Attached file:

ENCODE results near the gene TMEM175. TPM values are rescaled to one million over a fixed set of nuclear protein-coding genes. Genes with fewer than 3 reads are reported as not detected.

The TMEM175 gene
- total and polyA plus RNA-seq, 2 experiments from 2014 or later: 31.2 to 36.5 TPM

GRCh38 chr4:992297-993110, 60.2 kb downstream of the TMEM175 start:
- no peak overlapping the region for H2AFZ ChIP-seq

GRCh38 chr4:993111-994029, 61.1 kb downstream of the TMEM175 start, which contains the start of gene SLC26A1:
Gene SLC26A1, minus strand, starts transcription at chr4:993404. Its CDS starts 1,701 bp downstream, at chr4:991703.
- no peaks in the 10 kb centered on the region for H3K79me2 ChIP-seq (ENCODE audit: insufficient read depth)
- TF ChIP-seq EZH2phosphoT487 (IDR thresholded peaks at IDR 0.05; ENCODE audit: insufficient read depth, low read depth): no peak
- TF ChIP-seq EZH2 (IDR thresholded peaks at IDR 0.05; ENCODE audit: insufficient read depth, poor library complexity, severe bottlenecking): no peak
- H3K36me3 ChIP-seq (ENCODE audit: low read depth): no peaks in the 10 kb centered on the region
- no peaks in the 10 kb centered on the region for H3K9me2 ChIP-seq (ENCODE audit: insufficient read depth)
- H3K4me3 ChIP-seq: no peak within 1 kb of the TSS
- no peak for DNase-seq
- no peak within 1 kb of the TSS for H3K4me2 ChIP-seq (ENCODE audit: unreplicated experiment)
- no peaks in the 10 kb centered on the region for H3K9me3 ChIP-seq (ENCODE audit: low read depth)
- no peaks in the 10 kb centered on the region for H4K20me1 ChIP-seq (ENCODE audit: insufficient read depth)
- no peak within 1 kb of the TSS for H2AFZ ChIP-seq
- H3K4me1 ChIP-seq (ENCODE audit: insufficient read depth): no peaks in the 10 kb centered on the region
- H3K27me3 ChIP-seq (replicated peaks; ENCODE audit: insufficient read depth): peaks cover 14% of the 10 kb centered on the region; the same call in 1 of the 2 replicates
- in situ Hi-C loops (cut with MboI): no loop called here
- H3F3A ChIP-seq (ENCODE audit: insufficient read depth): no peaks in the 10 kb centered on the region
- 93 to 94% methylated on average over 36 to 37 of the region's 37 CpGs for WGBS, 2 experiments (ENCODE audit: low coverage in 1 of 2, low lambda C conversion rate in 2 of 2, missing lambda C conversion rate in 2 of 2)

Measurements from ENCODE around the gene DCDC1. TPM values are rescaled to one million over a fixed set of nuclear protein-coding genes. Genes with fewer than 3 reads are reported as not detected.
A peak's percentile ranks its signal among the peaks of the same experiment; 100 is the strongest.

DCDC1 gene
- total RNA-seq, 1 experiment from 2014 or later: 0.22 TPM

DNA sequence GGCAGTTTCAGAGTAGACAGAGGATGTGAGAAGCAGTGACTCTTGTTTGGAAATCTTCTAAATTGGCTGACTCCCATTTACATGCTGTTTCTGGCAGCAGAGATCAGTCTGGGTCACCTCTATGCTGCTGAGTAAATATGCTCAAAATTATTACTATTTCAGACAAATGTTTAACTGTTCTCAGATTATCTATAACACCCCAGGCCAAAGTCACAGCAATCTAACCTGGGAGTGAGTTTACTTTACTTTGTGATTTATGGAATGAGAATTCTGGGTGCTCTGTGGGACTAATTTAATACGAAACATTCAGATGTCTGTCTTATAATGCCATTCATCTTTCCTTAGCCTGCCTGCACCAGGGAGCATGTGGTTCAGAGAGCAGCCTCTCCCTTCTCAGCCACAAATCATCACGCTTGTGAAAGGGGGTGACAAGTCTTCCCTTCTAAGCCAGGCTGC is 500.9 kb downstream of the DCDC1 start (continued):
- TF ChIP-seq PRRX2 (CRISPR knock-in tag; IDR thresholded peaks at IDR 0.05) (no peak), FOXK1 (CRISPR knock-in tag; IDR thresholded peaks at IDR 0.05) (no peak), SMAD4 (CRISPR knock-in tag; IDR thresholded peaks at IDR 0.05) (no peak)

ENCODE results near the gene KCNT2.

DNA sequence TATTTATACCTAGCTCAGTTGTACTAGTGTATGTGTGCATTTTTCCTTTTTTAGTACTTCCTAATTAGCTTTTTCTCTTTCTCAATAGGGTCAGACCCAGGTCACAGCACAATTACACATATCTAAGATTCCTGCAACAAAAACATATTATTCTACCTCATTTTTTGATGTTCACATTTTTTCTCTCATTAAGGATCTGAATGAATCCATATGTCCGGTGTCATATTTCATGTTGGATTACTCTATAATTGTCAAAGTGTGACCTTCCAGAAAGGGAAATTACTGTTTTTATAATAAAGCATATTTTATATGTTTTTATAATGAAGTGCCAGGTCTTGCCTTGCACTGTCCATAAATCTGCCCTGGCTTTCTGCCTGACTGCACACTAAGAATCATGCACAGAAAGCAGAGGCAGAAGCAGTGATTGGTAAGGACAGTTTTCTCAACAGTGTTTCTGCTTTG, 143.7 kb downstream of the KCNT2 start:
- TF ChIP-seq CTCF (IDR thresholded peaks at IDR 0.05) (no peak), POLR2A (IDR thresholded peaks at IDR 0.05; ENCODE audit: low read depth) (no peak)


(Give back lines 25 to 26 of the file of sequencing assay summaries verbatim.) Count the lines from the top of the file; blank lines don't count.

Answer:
A peak's percentile ranks its signal among the peaks of the same experiment; 100 is the strongest.

DCDC1 gene